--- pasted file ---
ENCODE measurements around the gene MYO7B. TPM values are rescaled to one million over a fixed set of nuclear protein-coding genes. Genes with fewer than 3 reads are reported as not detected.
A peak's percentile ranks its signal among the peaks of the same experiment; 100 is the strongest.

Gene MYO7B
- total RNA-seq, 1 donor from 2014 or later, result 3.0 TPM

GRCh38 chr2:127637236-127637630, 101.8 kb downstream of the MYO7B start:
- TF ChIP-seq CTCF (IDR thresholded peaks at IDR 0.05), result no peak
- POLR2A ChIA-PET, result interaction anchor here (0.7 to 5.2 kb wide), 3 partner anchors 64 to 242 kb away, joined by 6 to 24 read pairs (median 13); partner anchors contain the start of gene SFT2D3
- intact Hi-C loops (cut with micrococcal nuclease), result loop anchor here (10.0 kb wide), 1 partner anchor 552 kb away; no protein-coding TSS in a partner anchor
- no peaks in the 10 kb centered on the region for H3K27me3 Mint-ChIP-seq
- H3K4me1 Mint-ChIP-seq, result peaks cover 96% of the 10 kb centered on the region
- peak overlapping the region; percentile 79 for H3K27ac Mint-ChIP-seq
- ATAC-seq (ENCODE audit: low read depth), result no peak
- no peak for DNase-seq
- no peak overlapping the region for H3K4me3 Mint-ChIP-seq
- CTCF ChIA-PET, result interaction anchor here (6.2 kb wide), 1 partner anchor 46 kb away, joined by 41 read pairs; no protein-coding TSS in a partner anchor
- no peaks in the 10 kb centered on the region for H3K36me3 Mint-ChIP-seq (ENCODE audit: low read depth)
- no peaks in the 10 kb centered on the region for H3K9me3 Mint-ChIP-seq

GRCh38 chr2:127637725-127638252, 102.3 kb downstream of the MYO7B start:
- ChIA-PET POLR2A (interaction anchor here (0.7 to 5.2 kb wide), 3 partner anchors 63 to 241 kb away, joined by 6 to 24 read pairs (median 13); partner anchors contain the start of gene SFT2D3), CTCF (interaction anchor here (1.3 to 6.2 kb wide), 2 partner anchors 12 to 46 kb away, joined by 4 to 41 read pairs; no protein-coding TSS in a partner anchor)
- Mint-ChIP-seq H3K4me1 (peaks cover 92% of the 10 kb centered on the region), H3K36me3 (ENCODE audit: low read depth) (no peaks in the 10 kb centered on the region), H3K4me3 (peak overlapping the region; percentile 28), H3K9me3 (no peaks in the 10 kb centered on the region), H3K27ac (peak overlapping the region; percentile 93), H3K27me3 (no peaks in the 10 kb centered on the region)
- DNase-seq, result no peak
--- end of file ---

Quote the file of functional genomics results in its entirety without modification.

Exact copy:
ENCODE measurements around the gene MYO7B. TPM values are rescaled to one million over a fixed set of nuclear protein-coding genes. Genes with fewer than 3 reads are reported as not detected.
A peak's percentile ranks its signal among the peaks of the same experiment; 100 is the strongest.

Gene MYO7B
- total RNA-seq, 1 donor from 2014 or later, result 3.0 TPM

GRCh38 chr2:127637236-127637630, 101.8 kb downstream of the MYO7B start:
- TF ChIP-seq CTCF (IDR thresholded peaks at IDR 0.05), result no peak
- POLR2A ChIA-PET, result interaction anchor here (0.7 to 5.2 kb wide), 3 partner anchors 64 to 242 kb away, joined by 6 to 24 read pairs (median 13); partner anchors contain the start of gene SFT2D3
- intact Hi-C loops (cut with micrococcal nuclease), result loop anchor here (10.0 kb wide), 1 partner anchor 552 kb away; no protein-coding TSS in a partner anchor
- no peaks in the 10 kb centered on the region for H3K27me3 Mint-ChIP-seq
- H3K4me1 Mint-ChIP-seq, result peaks cover 96% of the 10 kb centered on the region
- peak overlapping the region; percentile 79 for H3K27ac Mint-ChIP-seq
- ATAC-seq (ENCODE audit: low read depth), result no peak
- no peak for DNase-seq
- no peak overlapping the region for H3K4me3 Mint-ChIP-seq
- CTCF ChIA-PET, result interaction anchor here (6.2 kb wide), 1 partner anchor 46 kb away, joined by 41 read pairs; no protein-coding TSS in a partner anchor
- no peaks in the 10 kb centered on the region for H3K36me3 Mint-ChIP-seq (ENCODE audit: low read depth)
- no peaks in the 10 kb centered on the region for H3K9me3 Mint-ChIP-seq

GRCh38 chr2:127637725-127638252, 102.3 kb downstream of the MYO7B start:
- ChIA-PET POLR2A (interaction anchor here (0.7 to 5.2 kb wide), 3 partner anchors 63 to 241 kb away, joined by 6 to 24 read pairs (median 13); partner anchors contain the start of gene SFT2D3), CTCF (interaction anchor here (1.3 to 6.2 kb wide), 2 partner anchors 12 to 46 kb away, joined by 4 to 41 read pairs; no protein-coding TSS in a partner anchor)
- Mint-ChIP-seq H3K4me1 (peaks cover 92% of the 10 kb centered on the region), H3K36me3 (ENCODE audit: low read depth) (no peaks in the 10 kb centered on the region), H3K4me3 (peak overlapping the region; percentile 28), H3K9me3 (no peaks in the 10 kb centered on the region), H3K27ac (peak overlapping the region; percentile 93), H3K27me3 (no peaks in the 10 kb centered on the region)
- DNase-seq, result no peak